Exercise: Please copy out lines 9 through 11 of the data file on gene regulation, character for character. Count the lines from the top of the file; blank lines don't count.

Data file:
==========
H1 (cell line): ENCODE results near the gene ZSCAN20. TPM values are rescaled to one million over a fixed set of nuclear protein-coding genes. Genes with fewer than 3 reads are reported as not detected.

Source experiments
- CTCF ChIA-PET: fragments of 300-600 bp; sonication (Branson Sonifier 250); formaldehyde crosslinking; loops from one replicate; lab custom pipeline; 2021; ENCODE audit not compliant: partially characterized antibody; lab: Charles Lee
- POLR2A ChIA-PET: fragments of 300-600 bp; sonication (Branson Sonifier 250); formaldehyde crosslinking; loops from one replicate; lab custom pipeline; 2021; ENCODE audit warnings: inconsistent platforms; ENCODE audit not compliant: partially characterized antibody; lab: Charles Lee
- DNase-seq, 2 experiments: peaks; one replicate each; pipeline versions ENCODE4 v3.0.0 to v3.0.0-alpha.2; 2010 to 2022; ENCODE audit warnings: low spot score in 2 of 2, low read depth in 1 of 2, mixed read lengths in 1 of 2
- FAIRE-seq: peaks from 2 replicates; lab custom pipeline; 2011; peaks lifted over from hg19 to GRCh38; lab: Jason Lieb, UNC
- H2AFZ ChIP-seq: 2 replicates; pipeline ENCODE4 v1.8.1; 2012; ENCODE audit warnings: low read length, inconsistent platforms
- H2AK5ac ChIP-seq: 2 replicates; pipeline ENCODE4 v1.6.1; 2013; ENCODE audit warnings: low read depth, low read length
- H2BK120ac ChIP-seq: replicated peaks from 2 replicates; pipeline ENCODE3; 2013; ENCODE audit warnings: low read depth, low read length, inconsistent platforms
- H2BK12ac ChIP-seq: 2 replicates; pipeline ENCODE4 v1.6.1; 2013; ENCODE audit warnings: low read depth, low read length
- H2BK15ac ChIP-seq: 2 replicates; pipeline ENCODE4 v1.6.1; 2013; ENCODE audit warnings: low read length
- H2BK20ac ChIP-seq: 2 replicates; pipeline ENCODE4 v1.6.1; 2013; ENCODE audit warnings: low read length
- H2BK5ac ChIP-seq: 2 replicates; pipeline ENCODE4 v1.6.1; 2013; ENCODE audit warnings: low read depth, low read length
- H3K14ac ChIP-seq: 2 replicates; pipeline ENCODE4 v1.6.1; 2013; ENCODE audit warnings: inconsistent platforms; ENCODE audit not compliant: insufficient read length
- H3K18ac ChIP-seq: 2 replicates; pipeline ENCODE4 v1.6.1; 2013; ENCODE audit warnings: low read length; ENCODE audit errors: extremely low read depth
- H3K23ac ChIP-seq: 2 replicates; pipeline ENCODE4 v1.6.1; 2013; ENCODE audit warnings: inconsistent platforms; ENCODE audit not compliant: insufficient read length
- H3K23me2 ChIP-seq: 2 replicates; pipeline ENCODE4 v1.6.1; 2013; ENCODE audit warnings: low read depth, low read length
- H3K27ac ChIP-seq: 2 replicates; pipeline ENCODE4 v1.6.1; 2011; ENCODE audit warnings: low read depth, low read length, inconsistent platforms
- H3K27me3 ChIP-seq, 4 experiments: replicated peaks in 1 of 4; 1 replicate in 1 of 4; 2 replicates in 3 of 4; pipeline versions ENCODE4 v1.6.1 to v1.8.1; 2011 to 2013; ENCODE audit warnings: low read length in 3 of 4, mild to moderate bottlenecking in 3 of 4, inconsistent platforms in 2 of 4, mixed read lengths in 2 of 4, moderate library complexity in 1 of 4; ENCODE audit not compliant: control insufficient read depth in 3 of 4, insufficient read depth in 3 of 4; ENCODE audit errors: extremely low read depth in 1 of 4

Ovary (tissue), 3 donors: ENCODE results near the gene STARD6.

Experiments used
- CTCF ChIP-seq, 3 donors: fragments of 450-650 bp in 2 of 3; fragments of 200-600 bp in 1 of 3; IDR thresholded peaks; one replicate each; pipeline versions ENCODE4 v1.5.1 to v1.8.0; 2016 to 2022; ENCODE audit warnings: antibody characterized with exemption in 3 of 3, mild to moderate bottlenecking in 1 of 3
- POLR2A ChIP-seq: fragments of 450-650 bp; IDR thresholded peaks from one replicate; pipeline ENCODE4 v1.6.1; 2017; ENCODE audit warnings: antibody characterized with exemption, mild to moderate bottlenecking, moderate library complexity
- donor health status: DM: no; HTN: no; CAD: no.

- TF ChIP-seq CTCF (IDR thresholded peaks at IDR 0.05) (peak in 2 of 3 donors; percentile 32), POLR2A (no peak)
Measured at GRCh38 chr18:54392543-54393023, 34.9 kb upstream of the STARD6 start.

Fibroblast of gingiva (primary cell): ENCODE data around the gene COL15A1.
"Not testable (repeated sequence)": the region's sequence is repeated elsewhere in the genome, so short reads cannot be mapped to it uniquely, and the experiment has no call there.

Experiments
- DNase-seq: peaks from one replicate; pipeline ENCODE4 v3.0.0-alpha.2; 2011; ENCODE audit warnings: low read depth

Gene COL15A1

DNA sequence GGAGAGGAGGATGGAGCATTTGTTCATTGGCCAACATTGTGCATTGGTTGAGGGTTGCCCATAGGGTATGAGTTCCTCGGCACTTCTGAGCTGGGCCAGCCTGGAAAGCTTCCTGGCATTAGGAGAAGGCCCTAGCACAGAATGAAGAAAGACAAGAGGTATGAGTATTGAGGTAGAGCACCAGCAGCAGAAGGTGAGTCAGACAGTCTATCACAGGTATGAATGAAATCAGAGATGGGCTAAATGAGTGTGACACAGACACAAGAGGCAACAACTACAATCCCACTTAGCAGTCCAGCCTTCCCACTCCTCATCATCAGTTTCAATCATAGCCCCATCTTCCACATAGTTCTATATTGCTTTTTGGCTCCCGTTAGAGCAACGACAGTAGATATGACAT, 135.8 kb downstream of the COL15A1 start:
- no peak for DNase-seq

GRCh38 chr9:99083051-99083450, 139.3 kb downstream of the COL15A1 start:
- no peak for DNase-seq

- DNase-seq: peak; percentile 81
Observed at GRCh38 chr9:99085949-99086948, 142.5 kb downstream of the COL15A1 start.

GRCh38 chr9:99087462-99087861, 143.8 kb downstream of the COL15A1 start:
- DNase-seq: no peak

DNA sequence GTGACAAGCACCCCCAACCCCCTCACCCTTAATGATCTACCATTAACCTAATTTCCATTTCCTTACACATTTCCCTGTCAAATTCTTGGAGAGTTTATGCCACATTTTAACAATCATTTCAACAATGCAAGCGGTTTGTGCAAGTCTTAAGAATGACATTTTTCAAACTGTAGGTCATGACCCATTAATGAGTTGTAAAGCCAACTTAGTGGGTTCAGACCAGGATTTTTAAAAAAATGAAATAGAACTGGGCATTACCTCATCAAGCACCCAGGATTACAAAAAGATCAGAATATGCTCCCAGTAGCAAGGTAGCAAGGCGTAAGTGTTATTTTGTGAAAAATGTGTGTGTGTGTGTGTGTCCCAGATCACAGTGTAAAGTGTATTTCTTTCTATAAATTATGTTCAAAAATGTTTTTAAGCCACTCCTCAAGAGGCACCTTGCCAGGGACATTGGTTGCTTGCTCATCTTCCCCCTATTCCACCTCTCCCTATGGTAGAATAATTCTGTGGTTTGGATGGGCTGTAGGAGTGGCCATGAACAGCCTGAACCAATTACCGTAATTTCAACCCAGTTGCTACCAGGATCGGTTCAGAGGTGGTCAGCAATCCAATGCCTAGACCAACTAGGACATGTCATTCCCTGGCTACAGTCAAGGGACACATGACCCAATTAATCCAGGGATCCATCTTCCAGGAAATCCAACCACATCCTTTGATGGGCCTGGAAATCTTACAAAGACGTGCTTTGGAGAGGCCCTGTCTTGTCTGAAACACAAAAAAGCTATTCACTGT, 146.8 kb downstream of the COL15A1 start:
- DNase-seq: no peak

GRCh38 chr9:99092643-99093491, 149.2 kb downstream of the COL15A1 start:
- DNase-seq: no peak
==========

- H2BK120ac ChIP-seq: replicated peaks from 2 replicates; pipeline ENCODE3; 2013; ENCODE audit warnings: low read depth, low read length, inconsistent platforms
- H2BK12ac ChIP-seq: 2 replicates; pipeline ENCODE4 v1.6.1; 2013; ENCODE audit warnings: low read depth, low read length
- H2BK15ac ChIP-seq: 2 replicates; pipeline ENCODE4 v1.6.1; 2013; ENCODE audit warnings: low read length